I’ve been saying for a while that we need more stories that fall into the overlap between country noir and speculative fiction. The hollers and dark dirt roads that host country noir yarns have their own rich tradition of myths and folk tales. And speculative elements, perhaps especially horror, dovetail well with the bones of a country noir story—better than, certainly, romance or even mystery. In his novel The Only Good Indians, Stephen Graham Jones combines supernatural horror and rez noir (a kissing cousin to country noir). Four young Blackfeet Indians committed some great sin on an elk hunt years ago, and an angry spirit of sorts is looking for bloody restitution.Continue reading “SF: The Only Good Indians by Stephen Graham Jones”
It is remarkable that it has taken this long to see a novel published by an enrolled member of the Eastern Band of Cherokee Indians. That work, Even As We Breathe by Annette Saunooke Clapsaddle, is a good’n’.
Cowney Sequoyah is a young Cherokee man. A club foot has saved him from (or robbed him of, depending on the perspective) service in WWII. The dearth of available labor and the need of somewhere to house foreign dignitaries/prisoners gives him the opportunity for good work outside of the Qualla Boundary on the grounds crew at the Grover Park Inn. An initial carpool there brings him into the orbit of Essie Stamper, a beautiful young Cherokee woman working as a maid at the Grove Park for the summer.Continue reading “Country Noir: Even As We Breathe by Annette Saunooke Clapsaddle”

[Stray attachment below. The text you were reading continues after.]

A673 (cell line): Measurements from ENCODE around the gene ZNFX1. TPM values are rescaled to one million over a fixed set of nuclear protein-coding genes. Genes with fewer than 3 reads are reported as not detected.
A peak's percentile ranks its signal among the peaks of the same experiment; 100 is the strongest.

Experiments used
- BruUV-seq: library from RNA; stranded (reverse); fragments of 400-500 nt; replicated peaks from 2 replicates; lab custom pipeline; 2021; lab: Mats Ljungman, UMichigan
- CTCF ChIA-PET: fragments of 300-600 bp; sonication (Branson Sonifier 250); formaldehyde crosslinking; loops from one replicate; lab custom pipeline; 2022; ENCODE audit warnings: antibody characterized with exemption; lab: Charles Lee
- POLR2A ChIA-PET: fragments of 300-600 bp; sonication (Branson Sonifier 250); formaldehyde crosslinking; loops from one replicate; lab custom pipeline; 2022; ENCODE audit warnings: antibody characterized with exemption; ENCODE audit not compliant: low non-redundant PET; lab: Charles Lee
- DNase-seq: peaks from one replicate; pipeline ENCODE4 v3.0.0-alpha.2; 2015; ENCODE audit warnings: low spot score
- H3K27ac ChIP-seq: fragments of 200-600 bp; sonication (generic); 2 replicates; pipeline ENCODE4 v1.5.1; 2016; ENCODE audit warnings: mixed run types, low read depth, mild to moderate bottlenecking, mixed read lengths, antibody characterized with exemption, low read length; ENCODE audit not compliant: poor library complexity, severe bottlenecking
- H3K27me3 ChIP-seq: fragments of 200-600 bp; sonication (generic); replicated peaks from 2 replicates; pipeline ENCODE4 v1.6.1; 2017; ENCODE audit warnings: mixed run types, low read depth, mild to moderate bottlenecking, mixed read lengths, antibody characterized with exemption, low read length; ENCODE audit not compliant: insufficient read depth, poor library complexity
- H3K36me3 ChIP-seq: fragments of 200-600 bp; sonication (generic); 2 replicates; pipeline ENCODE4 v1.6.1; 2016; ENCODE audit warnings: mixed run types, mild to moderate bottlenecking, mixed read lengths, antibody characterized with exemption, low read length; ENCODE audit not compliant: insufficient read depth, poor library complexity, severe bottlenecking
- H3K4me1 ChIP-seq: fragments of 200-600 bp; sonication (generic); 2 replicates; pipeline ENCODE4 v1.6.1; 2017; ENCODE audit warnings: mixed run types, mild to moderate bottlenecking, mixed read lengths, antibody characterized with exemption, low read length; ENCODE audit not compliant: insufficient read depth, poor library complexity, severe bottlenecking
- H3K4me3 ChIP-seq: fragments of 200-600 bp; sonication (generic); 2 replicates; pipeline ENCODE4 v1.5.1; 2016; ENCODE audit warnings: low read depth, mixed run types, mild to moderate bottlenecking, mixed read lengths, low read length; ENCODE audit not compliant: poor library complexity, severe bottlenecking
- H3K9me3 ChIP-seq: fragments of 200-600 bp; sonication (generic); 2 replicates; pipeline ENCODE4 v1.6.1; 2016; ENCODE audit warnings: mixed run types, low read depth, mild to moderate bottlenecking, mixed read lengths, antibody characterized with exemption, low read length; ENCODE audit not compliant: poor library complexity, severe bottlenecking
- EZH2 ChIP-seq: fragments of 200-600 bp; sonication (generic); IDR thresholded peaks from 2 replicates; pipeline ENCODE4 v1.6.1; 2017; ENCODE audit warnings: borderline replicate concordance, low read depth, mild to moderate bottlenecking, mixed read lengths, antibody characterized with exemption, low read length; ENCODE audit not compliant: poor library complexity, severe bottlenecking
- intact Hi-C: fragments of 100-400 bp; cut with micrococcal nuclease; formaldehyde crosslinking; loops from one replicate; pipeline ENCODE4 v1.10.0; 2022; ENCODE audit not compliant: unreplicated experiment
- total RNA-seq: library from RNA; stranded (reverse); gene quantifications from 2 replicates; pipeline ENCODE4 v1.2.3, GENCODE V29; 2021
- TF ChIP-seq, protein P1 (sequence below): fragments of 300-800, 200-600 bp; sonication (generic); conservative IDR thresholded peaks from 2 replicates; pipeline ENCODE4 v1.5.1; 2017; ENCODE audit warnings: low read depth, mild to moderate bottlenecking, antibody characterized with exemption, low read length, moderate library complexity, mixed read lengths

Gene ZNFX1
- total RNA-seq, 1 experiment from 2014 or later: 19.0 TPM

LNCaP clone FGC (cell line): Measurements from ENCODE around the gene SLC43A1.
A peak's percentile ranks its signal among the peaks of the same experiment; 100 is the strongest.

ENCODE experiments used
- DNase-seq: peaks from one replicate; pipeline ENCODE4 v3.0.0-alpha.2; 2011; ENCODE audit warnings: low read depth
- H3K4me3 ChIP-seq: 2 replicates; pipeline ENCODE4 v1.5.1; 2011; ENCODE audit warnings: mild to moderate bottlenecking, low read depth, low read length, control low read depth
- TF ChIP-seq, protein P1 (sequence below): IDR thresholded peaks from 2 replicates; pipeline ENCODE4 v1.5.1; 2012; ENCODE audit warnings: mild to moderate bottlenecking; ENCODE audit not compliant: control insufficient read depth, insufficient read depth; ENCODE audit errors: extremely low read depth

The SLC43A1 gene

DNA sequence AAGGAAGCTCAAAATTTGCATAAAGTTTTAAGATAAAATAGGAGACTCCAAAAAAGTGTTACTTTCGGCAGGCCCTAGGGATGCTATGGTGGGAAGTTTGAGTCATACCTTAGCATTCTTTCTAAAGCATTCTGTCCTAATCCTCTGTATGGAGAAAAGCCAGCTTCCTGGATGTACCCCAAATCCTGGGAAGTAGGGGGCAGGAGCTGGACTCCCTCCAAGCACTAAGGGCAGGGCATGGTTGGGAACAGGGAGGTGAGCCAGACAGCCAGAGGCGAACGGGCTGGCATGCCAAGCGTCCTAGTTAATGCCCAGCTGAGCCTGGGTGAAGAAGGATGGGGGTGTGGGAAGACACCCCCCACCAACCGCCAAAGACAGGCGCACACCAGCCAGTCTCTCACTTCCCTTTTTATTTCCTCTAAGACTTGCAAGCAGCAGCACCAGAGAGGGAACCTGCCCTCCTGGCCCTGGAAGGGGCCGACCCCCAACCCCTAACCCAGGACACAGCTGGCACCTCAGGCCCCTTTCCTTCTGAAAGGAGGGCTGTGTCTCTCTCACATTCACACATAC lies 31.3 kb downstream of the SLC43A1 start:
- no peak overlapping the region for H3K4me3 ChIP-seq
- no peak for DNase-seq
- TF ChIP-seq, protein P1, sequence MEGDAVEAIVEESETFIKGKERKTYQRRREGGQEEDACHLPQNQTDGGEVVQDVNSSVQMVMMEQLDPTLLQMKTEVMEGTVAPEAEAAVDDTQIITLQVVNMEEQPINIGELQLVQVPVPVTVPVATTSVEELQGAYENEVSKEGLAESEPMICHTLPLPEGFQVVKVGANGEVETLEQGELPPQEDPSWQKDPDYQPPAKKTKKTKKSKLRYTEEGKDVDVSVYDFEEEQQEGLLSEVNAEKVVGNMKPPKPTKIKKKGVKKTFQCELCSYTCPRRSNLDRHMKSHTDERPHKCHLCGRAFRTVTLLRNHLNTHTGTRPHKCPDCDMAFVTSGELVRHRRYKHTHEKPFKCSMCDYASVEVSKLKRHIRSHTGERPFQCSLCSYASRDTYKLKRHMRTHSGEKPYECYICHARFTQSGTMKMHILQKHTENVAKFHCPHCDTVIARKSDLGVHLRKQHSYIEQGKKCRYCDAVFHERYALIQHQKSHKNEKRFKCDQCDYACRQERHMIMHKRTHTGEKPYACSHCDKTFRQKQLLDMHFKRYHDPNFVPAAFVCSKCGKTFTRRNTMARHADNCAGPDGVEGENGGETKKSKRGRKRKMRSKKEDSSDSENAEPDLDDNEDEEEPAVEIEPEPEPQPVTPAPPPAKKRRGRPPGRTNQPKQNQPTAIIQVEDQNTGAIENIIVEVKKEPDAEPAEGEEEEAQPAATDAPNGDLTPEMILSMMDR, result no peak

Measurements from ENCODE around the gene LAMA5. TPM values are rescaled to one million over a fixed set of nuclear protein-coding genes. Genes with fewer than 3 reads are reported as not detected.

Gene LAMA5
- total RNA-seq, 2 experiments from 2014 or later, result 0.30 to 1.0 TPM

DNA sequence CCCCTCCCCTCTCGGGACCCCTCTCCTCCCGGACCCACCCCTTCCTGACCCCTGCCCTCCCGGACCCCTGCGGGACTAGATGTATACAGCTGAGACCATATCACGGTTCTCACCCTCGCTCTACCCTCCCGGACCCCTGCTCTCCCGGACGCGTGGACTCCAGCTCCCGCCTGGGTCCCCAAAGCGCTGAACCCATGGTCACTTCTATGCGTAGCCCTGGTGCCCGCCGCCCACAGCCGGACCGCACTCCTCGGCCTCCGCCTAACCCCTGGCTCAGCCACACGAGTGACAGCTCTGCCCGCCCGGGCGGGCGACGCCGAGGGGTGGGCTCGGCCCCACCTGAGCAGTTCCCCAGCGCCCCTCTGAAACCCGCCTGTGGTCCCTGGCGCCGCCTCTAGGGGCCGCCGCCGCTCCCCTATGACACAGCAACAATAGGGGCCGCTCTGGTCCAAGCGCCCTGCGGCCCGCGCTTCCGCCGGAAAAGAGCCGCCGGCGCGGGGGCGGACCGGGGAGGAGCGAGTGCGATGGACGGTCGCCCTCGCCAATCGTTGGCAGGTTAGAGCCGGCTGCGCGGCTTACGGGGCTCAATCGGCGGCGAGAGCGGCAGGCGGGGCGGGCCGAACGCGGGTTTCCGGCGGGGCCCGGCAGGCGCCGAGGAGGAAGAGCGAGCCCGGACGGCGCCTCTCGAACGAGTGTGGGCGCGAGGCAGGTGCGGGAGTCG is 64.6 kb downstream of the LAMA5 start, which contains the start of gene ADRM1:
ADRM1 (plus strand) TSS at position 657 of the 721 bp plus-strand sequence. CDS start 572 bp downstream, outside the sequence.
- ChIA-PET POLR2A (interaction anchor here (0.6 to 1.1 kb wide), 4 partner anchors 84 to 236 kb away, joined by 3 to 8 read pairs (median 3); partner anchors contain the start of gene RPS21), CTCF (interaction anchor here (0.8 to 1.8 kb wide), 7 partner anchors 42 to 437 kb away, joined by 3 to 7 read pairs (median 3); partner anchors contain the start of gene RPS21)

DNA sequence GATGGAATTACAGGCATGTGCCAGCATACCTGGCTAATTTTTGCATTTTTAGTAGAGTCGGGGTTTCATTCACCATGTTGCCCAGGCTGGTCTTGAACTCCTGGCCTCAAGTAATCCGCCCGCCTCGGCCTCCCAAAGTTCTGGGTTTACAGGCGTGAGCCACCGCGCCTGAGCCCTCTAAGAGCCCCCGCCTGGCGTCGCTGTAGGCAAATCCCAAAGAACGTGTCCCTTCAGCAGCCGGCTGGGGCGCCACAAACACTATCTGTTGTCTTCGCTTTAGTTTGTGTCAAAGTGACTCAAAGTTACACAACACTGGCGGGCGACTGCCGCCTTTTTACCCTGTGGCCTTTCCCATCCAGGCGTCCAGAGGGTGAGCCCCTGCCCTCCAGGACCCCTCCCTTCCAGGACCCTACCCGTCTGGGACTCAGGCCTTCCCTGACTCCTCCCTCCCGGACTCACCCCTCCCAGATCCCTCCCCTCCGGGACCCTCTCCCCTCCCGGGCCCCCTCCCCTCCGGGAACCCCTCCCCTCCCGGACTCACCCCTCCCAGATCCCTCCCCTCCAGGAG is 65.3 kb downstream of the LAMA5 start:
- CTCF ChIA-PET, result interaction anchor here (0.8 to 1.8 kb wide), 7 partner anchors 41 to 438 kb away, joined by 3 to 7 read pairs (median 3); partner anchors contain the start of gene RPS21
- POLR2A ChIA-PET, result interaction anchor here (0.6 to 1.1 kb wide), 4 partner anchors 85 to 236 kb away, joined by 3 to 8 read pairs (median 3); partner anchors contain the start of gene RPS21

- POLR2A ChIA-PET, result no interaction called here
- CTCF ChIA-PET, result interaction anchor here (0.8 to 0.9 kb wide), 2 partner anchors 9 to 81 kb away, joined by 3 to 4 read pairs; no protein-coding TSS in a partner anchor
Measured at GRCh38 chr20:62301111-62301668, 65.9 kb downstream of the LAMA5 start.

When These Mountains Burn may be David Joy’s best novel yet. Fires are burning across the mountains of North Carolina in late 2016, and wildfire smoke casts a heavy pall over even the unburned areas. More figurative fires are burning as well, with an equally heavy pall cast by the opioid epidemic. Those figurative fires will touch Ray, a mountain of a man, a retired forester, and the father of an addict, and Denny Rattler, an addict himself, a petty thief, and a Cherokee.
(If you heard about these fires on the news, and you probably didn’t, it was likely only when they hit Gatlinburg.)
“The way these mountains have been burning, I knew there was some kind of end coming. I knew it. I just couldn’t see it. I come here to kill you.”
The use of the fires as a literary device is both obvious and effective. Coyotes provide a minor literary device, with Ray ruminating that “he’d watched mountain people and culture be damn near extirpated over the course of a few decades, while those dogs had been persecuted for a century and thrived.”